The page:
Capriles, who has been barred by the regime from holding public office since 2017, said he was prepared to speak to whomever could help bring about a “credible solution” to Venezuela’s political crisis.
Earlier this week, Maduro pardoned more than 100 opposition lawmakers and associates of Guaido, while also inviting the United Nations and EU to act as observers for the elections.
Guaido dimissed both moves as a ploy to try to legitimize the elections.
Are We Deliberately Trying to Provoke a Military Crisis With Russia?
Tensions are becoming dangerous in Syria and on Russia’s back doorstep
Ted Galen Carpenter / Information Clearing House
(August 31, 2020) — A dangerous vehicle collision between US and Russian soldiers in Northeastern Syria on Aug. 24 highlights the fragility of the relationship and the broader test of wills between the two major powers.
According to White House reports and a Russian video that went viral this week, it appeared that as the two sides were racing down a highway in armored vehicles, the Russians sideswiped the Americans, leaving four US soldiers injured. It is but the latest clash as both sides continue their patrols in the volatile area. But it speaks of bigger problems with US provocations on Russia’s backdoor in Eastern Europe.
A sober examination of US policy toward Russia since the disintegration of the Soviet Union leads to two possible conclusions. One is that US leaders, in both Republican and Democratic administrations, have been utterly tone-deaf to how Washington’s actions are perceived in Moscow.
The other possibility is that those leaders adopted a policy of maximum jingoistic swagger intended to intimidate Russia, even if it meant obliterating a constructive bilateral relationship and eventually risking a dangerous showdown. Washington’s latest military moves, especially in Eastern Europe and the Black Sea, are stoking alarming tensions.
There has been a long string of US provocations toward Russia. The first one came in the late 1990s and the initial years of the twenty-first century when Washington violated tacit promises given to Mikhail Gorbachev and other Soviet leaders that if Moscow accepted a united Germany within NATO, the Alliance would not seek to move farther east. Instead of abiding by that bargain, the Clinton and Bush administrations successfully pushed NATO to admit multiple new members from Central and Eastern Europe, bringing that powerful military association directly to Russia’s western border.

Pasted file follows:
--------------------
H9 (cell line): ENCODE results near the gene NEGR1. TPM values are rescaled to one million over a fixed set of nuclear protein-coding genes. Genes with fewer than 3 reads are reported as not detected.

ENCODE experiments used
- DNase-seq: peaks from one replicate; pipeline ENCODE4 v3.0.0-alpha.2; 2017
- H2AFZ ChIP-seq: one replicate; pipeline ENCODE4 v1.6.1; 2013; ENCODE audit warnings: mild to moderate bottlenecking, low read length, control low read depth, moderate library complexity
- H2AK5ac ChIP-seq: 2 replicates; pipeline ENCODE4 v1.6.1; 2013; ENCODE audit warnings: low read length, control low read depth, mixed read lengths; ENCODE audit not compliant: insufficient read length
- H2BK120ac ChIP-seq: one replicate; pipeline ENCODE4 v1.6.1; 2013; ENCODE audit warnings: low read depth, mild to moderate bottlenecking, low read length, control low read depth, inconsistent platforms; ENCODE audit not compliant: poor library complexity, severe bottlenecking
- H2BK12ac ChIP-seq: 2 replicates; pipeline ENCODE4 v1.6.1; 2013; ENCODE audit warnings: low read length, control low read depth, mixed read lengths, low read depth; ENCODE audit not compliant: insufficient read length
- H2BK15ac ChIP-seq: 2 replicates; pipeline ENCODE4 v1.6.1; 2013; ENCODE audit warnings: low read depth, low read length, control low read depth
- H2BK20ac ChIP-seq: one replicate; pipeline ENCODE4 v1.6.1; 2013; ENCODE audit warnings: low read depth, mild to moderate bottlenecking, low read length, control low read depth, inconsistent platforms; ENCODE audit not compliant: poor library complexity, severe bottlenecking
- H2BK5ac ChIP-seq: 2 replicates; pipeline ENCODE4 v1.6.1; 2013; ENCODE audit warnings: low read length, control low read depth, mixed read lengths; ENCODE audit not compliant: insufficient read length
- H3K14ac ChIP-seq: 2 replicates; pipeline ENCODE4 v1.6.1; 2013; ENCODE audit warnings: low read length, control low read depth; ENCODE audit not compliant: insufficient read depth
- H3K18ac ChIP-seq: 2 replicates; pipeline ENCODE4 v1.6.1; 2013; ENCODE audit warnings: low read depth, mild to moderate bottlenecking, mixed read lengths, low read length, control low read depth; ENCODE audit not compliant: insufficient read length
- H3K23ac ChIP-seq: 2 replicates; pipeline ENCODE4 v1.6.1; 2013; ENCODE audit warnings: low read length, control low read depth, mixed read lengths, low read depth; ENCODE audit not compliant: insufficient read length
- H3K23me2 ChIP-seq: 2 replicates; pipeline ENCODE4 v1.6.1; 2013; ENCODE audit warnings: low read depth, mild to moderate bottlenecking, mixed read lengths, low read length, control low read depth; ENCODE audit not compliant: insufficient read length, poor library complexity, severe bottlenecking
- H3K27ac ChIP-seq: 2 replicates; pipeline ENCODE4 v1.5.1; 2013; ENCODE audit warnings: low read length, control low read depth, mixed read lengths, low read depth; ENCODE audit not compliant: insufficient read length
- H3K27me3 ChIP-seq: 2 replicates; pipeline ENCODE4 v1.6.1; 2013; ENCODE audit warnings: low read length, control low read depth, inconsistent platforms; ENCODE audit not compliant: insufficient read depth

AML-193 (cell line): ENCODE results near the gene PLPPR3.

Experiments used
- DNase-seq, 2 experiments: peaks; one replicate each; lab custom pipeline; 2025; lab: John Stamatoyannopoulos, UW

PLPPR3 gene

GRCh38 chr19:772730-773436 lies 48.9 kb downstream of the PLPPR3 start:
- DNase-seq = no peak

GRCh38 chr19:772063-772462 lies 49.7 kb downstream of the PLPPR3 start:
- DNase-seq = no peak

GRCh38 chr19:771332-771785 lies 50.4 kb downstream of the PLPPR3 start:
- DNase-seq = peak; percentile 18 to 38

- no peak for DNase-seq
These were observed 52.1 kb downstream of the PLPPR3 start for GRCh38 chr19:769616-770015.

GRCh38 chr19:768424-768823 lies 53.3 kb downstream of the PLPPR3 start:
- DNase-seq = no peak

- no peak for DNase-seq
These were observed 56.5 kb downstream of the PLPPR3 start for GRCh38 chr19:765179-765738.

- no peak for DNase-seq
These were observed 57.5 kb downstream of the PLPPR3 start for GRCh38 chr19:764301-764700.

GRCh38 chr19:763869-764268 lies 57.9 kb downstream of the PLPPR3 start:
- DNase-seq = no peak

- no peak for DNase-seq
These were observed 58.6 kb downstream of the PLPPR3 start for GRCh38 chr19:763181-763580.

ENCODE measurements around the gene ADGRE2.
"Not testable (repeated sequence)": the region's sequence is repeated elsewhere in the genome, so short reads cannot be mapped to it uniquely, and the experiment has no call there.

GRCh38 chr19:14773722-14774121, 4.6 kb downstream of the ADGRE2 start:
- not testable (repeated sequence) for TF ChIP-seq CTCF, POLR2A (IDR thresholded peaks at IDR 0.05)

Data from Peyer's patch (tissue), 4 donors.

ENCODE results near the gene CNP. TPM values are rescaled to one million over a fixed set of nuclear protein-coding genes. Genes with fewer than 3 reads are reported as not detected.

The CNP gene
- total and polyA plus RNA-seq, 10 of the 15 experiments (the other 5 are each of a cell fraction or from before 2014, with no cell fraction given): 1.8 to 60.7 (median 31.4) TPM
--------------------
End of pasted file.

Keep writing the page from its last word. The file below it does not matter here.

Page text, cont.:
In addition, the United States initiated “rotational” deployments of its forces to the new members so that the US military presence in those countries became permanent in all but name. Even Robert M. Gates, who served as secretary of defense under both George W. Bush and Barack Obama, was uneasy about those deployments and conceded that he should have warned Bush in 2007 that they might be unnecessarily provocative.
As if such steps were not antagonistic enough, both Bush and Obama sought to bring Georgia and Ukraine into NATO. The latter country is not only within what Russia regards as its legitimate sphere of influence, but within its core security zone.
Even key European members of NATO, especially France and Germany, believed that such a move was unwise and blocked Washington’s ambitions. That resistance, however, did not inhibit a Western effort to meddle in Ukraine’s internal affairs to help demonstrators unseat Ukraine’s elected, pro-Russia president and install a new, pro-NATO government in 2014.